The Burning Hearth June 2022 In Memory of Reece Amos January 31, 1959-June 9, 2022

Reece with my daughter in 2009

Welcome all to The Burning Hearth. It is with a bittersweet heart that I write this post. Late in the night, on Thursday, June 9, 2022, quietly and peacefully, my brother Reece left this realm. For days, I’ve been wearing what a friend of mine has described as the saddest smile. A smile that reflects great loss and joy in the same moment. A smile that reflects a dichotomy, which can only happen under specific conditions. One of those conditions is being leveled from losing someone who is dear to your heart and who resonates through your being on so many levels, while at the same time, being so happy that their pain and suffering has come to an end. Such is the case for my brother Reece and me.

Fortunately, along with my other brother, sister, and mother, I spent four days with Reece the end of May. Unfortunately, my mother fell two weeks prior to my visit and broke her wrist, thus landing her in short term care at the same facility as Reece, and in the same room. This strange turn of events allowed us to spend more time with Reece as we weren’t shuttling between our mom’s house and the care facility.

I arrived to find Reece in his bed with a fever. Test were being done but it was believed he had aspirated and pneumonia was settling in his lungs. My brief research, and now experience, has taught me that Parkinson’s patients die from either falling or pneumonia.

While many things occurred during this visit, there are three I want to share in order to celebrate the passing of one of the kindest, open-hearted, loyal people I have ever known.

From the moment I arrived, it was clear Reece knew he was dying. We had conversations about what might come after and whether or not he needed to be afraid, and then he said to me, “Every time I close my eyes, I’m surrounded by a bunch of people.”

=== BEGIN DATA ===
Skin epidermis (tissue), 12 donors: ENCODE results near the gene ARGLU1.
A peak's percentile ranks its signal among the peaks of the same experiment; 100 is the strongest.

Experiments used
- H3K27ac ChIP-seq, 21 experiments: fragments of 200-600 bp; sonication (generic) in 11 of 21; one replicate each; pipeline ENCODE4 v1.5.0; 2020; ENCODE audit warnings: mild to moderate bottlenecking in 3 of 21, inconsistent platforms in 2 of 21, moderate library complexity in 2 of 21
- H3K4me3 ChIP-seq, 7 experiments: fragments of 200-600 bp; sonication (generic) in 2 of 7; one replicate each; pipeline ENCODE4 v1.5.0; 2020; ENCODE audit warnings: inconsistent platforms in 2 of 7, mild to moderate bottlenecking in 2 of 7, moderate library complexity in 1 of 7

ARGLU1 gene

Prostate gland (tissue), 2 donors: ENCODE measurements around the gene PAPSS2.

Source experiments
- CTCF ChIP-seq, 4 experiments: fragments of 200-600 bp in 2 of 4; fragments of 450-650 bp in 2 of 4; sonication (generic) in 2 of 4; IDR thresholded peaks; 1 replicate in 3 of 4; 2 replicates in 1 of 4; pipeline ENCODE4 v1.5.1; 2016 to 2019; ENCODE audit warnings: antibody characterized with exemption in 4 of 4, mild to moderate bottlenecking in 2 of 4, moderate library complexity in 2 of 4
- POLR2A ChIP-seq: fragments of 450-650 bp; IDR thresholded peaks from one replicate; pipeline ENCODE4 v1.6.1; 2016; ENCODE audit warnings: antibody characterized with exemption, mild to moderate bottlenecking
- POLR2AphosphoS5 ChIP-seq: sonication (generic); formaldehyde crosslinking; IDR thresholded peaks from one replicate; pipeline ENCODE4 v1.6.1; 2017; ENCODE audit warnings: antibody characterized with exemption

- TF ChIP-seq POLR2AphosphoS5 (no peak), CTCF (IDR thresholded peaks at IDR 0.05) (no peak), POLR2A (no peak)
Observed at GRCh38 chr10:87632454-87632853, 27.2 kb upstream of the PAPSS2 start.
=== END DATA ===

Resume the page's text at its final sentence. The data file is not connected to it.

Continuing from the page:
“Are they people you know?”

“No, but they’re there every time I close my eyes.”

“I think they’re here to help you,” I said, wondering about the identity of the souls standing as sentinels over Reece.

“You think it will be beautiful?”

“Indeed, I do,” I said, while brushing his cheek with a cool, wet washcloth. “In fact, it feels like a knowing older than I am. I know it as clearly as I know I’m sitting here with you.”

“That’s good,” he said. “Two days ago, they gave me a bath, Con.”

“How did it feel?”

“Beautiful,” he said with complete rapture. “It felt a little hot at first but all that water on my skin…it was beautiful.”

“I think something might happen after you leave,” he said after a long pause.

“I think you might be right,” I agreed, and laid my head on his shoulder.

Reece loved music and he loved to dance (this becomes a crucial part of his death story) and so at some point on Saturday (the final day of my visit), my brother Reggie put “Sing, Sing, Sing” on his phone. (Sadly, my sister wasn’t with us.) I was dancing at the end of the bed drumming the rhythms into Reece’s feet, Reggie was tapping the rhythms into Reece’s leg, and Reece, with his most afflicted arm, cast out his Parkinson’s and was, in perfect timing, beating out the rhythm with an imaginary drumstick. His eyes were open and bright. The moment was pure life and all joy.

But once the song ended, Reece was exhausted and needed to nap. Before sleeping, he asked me if I would get him a Subway sandwich for dinner. “Black Forest ham, please. It’s the best, Con.”

When I returned, I was surprised to find that they had been able to sit him up in his wheelchair. I fed Reece what was his last real meal. He would say, “One sandwich, two chips, one drink.” Followed by a “Thanks, Con,” after I completed the round.

Then, in complete Reece fashion, he said, “Two sandwiches, four chips.” He raised his eyes up to me, smiled (just like our grandfather would when he was bullshitting us), and somewhat giggled.

“Yeah, can’t do four chips,” I said, and laughed.

“Okay, one,” he said.

For a while after eating, he stayed in his wheelchair but his left-leaning slump became so severe his head was nearly on his knee. I was kneeling on the floor looking up at him when he asked, “Why me, Lord? Why me? Why do you think this happened to me, Con?”

His eyes were no longer bright. They were sad and afraid. I said, “I don’t know, but I think you’ll soon have all the answers.”

Later Saturday night, I returned to the nursing home sans siblings to say goodbye to my mom and Reece as I was leaving for home early the next morning. When I went in, Reece was sleeping. He didn’t stir at the sound of his name nor the touch of my hand on his arm, so I sat and talked with my mom. Before leaving, I kissed my brother’s cheek and said, “Godspeed.” I knew I would not be seeing him on this plane again.